Most Americans’ greatest fear about aging is being able to afford long term care. A lot of people mistakenly think the government is going to pay for their long term care. Statistics show that only 20% have taken steps to preparing themselves for long term care. Not only that around 50% of people assume it will be paid for by the government.
If you haven’t enrolled in a long term care policy, it’s important that you know your options. Long term care can be extremely costly, and if you don’t have a policy in place you could end up in a difficult financial situation. Many think that their retirement fund or short term care will cover them post-retirement, but the now that people are living much longer that isn’t the case.
On April 28th, 2016 the Maryland Insurance Commissioner, Al Redmer, Jr., will conduct a public hearing to discuss items of interest to any current or potential policyholder in Maryland. Topics of discussion will include:
Discussion on regulatory items including premium increases.
The future of long term care insurance as a way to fund care costs.
A question today from one of our readers, Michael in Texas, who is getting a 12% rate increase on his five-year-old Long Term Care Insurance Policy:
“Dear LTC Tree, thanks for the great site.
Trying to come up with some new ideas? Go for a walk. A new study out of Stanford University found that in addition to all the physical benefits of walking, it also improves creative thinking during and for a short time after the walk.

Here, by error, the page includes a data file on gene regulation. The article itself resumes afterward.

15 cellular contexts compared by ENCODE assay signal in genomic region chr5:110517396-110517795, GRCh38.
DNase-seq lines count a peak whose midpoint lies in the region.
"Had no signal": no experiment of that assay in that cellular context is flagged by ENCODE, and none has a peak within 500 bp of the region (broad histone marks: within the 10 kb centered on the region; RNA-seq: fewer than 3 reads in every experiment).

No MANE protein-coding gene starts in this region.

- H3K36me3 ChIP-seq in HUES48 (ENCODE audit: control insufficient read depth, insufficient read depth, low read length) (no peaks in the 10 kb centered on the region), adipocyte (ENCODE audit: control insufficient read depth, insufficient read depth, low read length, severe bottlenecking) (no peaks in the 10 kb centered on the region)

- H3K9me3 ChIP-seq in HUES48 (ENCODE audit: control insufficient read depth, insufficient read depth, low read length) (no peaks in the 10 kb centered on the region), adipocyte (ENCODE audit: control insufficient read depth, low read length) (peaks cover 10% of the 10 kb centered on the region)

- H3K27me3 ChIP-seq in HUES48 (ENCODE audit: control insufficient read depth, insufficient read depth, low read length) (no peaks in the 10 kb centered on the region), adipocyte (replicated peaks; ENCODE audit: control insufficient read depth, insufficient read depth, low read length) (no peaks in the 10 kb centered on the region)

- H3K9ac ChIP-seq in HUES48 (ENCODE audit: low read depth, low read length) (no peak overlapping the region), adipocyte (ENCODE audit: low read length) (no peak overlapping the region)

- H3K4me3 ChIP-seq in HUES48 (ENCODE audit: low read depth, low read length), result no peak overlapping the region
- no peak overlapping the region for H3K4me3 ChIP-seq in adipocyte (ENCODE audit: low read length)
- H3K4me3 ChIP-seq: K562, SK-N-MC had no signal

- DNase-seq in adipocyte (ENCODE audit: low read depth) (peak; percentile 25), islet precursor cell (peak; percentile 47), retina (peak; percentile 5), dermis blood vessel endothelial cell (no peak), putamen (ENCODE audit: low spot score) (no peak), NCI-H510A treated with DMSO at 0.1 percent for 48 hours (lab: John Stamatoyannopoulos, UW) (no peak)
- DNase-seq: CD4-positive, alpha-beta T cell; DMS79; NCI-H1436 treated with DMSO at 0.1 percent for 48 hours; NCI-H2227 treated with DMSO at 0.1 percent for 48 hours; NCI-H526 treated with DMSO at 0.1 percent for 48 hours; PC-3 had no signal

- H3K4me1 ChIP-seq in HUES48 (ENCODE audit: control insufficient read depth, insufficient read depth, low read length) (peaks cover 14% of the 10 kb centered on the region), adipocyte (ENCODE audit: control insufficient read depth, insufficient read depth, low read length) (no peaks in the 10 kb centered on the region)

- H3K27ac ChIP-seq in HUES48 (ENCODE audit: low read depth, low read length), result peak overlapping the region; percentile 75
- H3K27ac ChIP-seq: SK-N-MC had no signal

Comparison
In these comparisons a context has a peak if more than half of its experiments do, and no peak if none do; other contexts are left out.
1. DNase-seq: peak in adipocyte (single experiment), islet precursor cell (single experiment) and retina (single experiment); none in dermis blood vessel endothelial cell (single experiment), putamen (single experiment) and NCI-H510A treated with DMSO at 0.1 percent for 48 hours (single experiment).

Walking can help lower blood pressure, lower cholesterol, and even ease symptoms of depression.
The Global Retirement Index for 2014 was released this week and the United States just barely made it into the Top 20, coming in at number 19.
What is the Index?
The Global Retirement Index is a ranking published annually by Natixis Global Asset Management. The rankings represent a country’s capacity to meet retirement security needs and expectations.
High cholesterol is often connected to heart disease and even stroke, but typically not Alzheimer’s. A recent study has changed all that by linking cholesterol and Alzheimer’s and is among the many pointing to environment and lifestyle as a major contributor to the disease.
Curing diseases like Alzheimer’s with lasers might sound far fetched but a new study out of Europe suggests it might be an option, and a less harmful one, too. Scientists at Chalmers University of Technology in Sweden and the Polish Wroclaw University of Technology published their research about photo therapy lasers and the brain in Nature Photonics this week.